student at the Millersville Normal School ; Es-
ther Wilson, Pearl and Amelia Jane, living at
home; Paul, deceased: and John Gro\"er, at
home.

GEORGE T. KERR, passenger and
freight agent of the Northern Central Railway
Company. Hanover, Pa., was born at Wrights-
\'ille, York county, in June, 1865, son of George
W. and Jane V. (Bahn) Kerr, both of whom
were bom and reared in Wrights\-ille. The
father in early manhocd learned and followed
the carpenter's trade, and afterward became a



;88



HISTORY OF YORK COUNTY, PENNSYLVANIA



leading- contractor and builder in ^^'rightsville,
his native place. Six children were born to
George W. and Jane V. Kerr, as follows : Ida
L. ; Alice E., who married D. W. Weltzhoffer ;
Morgan B. ; George T. ; Sarah J., deceased;
and Glen AV., at home.

George T. Kerr attended the public schools
and finished his education in the select school
at Wrightsville. Lea\'ing school he was em-
ployed for a time as a clerk in a store, and later
by William McConkey, a merchant of Wrights-
ville, with whom he remained for some
time. In 1882 he entered the employ
of the Pennsylvania Railway Company,
at Wrightsville in the capacity- of clerk,
thence was transferred to the Frederick di-
vision, and for a time was stationed at York.
In 1883 he came to Hanover in the capacity of
clerk for the same road. In the spring of 1883
he was appointed agent at Taneytown, Md.,
and in 1893 was again transferred to Hanover,
this time as passenger and freight agent, a
position which he still holds. In 1889 Mr.
Kerr married Ann R. Miller, of Keysville,
Md., daughter of John and Elizabeth ( Troxell)
Miller. Three children were born to this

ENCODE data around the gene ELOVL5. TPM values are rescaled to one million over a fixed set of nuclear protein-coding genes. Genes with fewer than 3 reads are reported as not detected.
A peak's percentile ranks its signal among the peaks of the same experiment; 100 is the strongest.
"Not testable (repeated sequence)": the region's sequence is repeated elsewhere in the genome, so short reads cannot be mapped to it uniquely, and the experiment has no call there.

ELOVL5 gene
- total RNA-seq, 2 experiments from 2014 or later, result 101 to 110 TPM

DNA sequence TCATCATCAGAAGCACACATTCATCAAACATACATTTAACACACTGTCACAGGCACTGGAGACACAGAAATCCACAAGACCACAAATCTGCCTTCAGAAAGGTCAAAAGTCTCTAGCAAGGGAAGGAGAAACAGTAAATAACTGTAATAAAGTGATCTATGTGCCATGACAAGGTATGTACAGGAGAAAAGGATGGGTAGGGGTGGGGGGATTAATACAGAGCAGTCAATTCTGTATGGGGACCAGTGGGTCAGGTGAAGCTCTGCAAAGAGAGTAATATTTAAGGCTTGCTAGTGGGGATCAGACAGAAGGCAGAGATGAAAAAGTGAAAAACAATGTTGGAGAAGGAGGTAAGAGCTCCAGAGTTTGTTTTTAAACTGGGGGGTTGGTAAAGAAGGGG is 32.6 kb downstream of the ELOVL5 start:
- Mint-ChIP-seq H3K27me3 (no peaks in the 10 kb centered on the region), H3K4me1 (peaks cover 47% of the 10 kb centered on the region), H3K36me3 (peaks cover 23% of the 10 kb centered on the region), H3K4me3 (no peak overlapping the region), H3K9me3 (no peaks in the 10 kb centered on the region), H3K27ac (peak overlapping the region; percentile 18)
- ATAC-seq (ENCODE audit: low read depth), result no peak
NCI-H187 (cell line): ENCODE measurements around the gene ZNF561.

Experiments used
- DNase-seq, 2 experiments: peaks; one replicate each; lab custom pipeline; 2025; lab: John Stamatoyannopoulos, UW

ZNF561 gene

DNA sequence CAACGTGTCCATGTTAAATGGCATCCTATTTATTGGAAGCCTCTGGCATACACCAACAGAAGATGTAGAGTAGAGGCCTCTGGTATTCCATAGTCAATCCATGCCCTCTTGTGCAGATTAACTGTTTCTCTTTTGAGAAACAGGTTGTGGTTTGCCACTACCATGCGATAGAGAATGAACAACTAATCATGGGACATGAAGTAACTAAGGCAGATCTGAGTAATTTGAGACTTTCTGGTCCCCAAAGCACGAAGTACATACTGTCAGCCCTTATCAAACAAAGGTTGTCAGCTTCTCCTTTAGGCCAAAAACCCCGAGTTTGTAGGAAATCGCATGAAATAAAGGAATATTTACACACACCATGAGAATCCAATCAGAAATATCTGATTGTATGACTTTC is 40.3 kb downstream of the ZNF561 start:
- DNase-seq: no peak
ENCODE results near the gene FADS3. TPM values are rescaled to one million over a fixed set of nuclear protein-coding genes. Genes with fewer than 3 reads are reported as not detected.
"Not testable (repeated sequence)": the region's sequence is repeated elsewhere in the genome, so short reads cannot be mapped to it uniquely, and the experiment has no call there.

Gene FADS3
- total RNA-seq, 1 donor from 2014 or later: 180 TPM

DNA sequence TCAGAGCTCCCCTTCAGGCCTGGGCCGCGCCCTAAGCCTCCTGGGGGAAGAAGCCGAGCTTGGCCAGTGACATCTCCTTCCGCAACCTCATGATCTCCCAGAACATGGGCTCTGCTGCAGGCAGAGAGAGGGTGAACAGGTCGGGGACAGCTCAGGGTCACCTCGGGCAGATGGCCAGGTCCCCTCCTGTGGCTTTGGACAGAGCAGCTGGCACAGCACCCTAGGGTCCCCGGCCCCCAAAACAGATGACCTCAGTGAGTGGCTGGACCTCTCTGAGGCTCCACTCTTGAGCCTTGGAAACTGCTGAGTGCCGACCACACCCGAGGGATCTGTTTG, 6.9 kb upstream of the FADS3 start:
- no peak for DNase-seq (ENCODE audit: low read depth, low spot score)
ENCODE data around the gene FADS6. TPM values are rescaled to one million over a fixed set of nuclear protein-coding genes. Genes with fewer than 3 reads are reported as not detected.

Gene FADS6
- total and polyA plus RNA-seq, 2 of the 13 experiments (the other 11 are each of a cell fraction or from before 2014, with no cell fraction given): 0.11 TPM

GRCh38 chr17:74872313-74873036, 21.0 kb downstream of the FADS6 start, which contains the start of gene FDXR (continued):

union: Edgar Poole; Elizabeth J.; and Anna
R. Mr. Kerr is a member of Patmos Lodge,
No. 348, A. F. & A. ^I., of which he is past
master and trustee; also a member of Gettys-
burg Chapter, No. 79, R. A. 'M., and Gettys-
burg Commandery, No. 79, K. T. He is a
member of Hanover Lodge, No. 763, B. P. O.
E., of which he is also trustee. Mr. Kerr has
also served as a member of the school board of
Hanover, representing the Second ward.

SAMUEL K. HOSHOUR, of Glen Rock,
was born Jan. 12, 1839, at Glen Rock, a mem-
ber of an old York county family, and a son of
J. V. and Magdalena ( Koller) Hoshour. The
paternal grandfather followed the tanner's bus-
iness near Spring Grove, York county. There
his life was passed, and there he reared his
family, those who survived infancy being:
S. K., who became a noted linguist and be-
longed to the faculty of an Indianapolis (Ind.)
college; David; Sally, wife of Samuel Keesey;
Lydia, wife of Charles Klinefelter ; Betsy,
who married William Sechrist; and Josiah V.

Josiah V. Hoshour was born and reared at
Spring Grove, Pa. For some years after at-
taining manhood he taught school, and then



took up surveying, a calling that was very
lucrative in those days. Subsec|uently he be-
came superintendent of construction for the
Northern Central Railroad Company from
New Freedom to Hanover Junction, and still
later he became financially interested in a
foundry and machine shop at Glen Rock.
Josiah V. Hoshour was one of the earliest cit-
izens of Glen Rock, having resided there before
the railroad construction caused the "boom"'
which developed the place. Being a man of
education, a graduate of Gettysburg College,
he was naturally prominent in all the affairs of
his section and to him Glen Rock is indebted
for its euphonious name. He testified to his
interest in educational matters by giving much